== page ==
CELEBRATION TIME! Daisy Belle reached 100% of the crowdfunding target this week. Thank you pledgers, your support has been amazing. I’ve started editing the novel now, and soon it will wing its way to Unbound so the publishing process can begin.
There are four weeks left of the campaign, so there is still time for people to pre order a copy of the novel and get their name in every edition as a supporter.
Swimming setting No. 2 - Margate
Victorian champion Agnes Beckwith was born in London, but my character Daisy Belle is from Margate in Kent. It seems a likely place for a swimmer to be born, and after all her father Professor Frederick Beckwith was from nearby Ramsgate.
Margate was one of the first English seaside holiday resorts, initially a destination for royalty. Once the paddle steamers and railway arrived, it became ‘a seaside resort for the working man and his family.’
As well as sandy beaches and a pier, there was an annual regatta that attracted ‘rowers, swimmers, dancers and flirts.’ The town also boasted the first bathing machine designed to take people right into the sea.
This was the work of Benjamin Beale in the mid 1700s. He also invented a canvas ‘modesty’ screen, which fitted to the back of the machine. The idea was to keep female bathers away from ‘the gaze of idle or vulgar curiosity’ and to ‘protect the lower extremities of venturesome women from rude stares.’ The machines were so successful they were exported to resorts all around Britain, and to beaches as far away as the Caribbean.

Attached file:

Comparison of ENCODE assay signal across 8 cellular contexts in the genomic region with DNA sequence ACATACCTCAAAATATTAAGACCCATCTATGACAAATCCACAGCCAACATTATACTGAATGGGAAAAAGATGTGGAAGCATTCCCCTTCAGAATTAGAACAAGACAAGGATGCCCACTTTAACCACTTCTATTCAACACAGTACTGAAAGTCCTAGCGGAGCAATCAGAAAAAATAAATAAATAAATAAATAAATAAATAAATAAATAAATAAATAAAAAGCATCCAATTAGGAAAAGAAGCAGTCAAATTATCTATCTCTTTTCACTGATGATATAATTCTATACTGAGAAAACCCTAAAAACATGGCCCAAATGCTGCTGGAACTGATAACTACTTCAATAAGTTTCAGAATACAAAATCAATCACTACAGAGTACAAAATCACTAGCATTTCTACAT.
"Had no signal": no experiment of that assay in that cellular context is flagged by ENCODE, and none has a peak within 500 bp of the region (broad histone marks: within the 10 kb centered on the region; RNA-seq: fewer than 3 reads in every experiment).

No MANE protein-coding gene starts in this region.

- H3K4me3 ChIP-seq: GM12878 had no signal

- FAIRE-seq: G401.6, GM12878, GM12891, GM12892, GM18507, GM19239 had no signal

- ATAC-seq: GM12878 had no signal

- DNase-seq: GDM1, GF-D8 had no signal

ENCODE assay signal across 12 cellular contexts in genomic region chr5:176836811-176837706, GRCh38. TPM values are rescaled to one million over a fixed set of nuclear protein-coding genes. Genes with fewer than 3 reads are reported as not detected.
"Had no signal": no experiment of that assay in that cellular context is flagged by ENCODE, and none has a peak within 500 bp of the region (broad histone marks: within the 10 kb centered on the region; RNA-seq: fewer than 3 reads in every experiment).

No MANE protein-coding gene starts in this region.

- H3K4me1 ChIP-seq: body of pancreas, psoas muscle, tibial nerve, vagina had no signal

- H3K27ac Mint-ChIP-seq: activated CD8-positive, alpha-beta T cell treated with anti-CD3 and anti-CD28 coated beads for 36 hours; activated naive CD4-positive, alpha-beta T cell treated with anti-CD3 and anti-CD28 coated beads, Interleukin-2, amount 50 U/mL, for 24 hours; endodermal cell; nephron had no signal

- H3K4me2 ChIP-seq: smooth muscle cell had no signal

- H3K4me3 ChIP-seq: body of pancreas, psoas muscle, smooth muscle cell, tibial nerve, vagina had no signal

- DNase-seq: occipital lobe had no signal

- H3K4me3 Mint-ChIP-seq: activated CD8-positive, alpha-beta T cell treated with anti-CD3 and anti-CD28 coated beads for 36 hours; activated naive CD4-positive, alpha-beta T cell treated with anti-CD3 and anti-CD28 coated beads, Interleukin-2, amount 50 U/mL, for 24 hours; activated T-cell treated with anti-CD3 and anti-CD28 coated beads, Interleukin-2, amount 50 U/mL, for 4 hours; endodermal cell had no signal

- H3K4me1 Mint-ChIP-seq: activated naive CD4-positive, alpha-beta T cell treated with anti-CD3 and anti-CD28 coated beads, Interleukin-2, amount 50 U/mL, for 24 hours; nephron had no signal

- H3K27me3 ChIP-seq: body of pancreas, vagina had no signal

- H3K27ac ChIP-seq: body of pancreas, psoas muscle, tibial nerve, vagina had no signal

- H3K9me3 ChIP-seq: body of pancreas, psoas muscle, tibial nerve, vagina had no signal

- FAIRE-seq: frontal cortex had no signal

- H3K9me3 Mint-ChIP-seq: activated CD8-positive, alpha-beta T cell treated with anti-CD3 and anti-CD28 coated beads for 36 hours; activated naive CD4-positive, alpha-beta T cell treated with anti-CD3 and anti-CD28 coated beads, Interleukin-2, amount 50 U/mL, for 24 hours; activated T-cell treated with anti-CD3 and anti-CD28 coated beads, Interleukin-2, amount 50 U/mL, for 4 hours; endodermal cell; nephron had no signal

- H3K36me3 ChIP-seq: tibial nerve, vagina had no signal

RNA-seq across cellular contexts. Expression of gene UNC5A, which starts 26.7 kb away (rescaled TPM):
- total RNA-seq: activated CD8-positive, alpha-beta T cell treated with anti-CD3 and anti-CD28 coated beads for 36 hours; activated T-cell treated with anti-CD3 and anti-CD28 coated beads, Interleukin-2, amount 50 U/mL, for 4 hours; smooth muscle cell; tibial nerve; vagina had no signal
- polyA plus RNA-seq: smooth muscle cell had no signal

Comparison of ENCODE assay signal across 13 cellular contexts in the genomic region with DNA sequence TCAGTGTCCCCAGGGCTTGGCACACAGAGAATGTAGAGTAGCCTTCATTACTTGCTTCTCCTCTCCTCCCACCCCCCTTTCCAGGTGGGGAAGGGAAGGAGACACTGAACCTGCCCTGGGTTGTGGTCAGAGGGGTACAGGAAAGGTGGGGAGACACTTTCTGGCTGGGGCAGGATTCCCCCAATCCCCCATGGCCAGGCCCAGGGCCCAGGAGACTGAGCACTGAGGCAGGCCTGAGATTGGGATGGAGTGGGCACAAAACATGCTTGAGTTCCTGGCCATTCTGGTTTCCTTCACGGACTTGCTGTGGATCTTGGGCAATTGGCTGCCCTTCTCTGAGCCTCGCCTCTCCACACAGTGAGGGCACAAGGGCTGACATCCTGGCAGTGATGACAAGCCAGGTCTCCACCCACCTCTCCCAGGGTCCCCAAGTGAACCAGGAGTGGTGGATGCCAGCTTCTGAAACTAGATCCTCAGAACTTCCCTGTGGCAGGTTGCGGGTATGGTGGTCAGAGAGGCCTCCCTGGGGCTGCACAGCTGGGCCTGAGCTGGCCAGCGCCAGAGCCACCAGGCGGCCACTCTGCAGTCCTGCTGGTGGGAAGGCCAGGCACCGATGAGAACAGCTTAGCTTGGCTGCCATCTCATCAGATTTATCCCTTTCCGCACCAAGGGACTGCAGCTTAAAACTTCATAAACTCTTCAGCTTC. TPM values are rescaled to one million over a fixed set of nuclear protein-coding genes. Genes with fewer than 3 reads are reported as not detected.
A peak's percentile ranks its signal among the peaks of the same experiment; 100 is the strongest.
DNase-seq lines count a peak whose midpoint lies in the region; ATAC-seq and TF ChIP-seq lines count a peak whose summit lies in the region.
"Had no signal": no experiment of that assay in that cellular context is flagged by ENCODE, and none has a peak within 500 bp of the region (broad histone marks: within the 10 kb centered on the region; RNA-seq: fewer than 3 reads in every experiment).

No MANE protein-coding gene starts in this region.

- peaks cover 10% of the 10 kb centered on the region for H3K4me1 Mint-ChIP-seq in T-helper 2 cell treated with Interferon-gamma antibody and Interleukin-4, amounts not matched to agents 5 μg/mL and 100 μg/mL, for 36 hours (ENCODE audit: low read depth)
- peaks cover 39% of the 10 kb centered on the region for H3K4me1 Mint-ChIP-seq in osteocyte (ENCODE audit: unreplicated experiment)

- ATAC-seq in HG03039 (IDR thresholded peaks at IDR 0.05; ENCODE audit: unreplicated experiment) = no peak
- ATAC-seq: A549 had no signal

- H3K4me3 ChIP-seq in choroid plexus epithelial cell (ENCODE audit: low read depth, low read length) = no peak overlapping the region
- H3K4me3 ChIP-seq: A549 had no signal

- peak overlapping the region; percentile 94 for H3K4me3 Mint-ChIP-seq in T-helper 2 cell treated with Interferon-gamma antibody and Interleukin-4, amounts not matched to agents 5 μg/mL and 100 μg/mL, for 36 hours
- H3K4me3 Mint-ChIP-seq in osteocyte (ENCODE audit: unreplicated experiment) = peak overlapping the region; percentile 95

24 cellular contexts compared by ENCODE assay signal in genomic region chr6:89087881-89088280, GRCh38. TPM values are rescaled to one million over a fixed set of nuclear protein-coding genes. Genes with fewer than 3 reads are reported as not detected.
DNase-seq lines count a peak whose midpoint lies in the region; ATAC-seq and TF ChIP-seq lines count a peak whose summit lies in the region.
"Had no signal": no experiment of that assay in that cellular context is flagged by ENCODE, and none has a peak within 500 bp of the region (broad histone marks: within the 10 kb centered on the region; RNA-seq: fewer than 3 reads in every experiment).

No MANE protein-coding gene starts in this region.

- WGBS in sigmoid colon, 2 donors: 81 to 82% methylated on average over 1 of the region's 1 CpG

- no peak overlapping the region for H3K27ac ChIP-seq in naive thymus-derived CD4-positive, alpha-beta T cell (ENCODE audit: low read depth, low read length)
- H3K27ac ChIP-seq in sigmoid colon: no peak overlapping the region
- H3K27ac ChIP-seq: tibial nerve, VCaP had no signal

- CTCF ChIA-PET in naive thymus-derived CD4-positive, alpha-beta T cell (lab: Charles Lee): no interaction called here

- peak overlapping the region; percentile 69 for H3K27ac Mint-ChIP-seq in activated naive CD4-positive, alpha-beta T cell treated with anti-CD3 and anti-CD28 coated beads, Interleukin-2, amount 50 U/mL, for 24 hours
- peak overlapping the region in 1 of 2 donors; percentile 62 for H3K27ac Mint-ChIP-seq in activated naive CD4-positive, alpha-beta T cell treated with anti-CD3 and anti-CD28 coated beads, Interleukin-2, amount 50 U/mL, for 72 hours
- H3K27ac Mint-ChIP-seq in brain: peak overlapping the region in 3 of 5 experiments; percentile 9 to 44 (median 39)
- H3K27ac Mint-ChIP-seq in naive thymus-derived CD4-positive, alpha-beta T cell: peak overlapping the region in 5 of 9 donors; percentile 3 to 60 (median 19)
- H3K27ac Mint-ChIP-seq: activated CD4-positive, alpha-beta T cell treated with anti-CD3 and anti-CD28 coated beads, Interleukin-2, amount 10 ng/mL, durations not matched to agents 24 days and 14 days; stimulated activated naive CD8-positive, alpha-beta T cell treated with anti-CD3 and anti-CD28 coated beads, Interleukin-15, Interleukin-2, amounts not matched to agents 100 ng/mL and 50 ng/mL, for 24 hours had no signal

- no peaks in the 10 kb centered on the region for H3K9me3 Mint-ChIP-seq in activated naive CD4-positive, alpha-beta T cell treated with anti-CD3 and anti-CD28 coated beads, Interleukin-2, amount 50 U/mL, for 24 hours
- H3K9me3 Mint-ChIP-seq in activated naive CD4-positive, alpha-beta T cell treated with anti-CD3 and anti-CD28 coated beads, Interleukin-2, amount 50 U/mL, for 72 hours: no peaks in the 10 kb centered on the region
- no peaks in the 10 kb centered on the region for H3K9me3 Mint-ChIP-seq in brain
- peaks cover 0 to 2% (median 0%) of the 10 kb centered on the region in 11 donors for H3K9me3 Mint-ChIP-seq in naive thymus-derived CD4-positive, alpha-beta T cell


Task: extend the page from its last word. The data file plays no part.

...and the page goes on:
‘I wish I was the bathing gown
That wraps the form of Sally Brown’
Words supposedly written on the inside wall of a Margate bathing machine, 1834
When I visited Margate to research the novel a couple of years ago, there were plenty of reminders of its Victorian past. The seascape was so stunning that I decided not only would my character Daisy Belle be born here, but she would flee back to her birthplace several times in the novel.
Agnes Beckwith and her family also returned to Kent. She trained in Ramsgate (for a race that was held in Cornwall), and her sister Lizzie undertook a 14-week engagement in the town. In 1884 Professor Beckwith was teaching swimming at the Marine Palace Baths in Margate, where Agnes was also performing as Champion Lady Swimmer of the World.
I like to think that if Agnes had been around in the 1930s then she would have swum at The Walpole Bay Tidal Pool, and enjoyed four acres of swimming heaven.
Daisy Belle is a celebration of Margate’s past, but also recognition of the fact it is one of the best swimming destinations we have today.
I’ll be talking about how Margate inspired the novel at the Margate Bookie, on August 18th, 12.30-1.30, at the Turner Contemporary.
I’ll also be talking more about Daisy Belle at Waterman’s Art Centre, as part of the Totally Thames Festival, on September 15th, 7pm.
Please come if you’re free!
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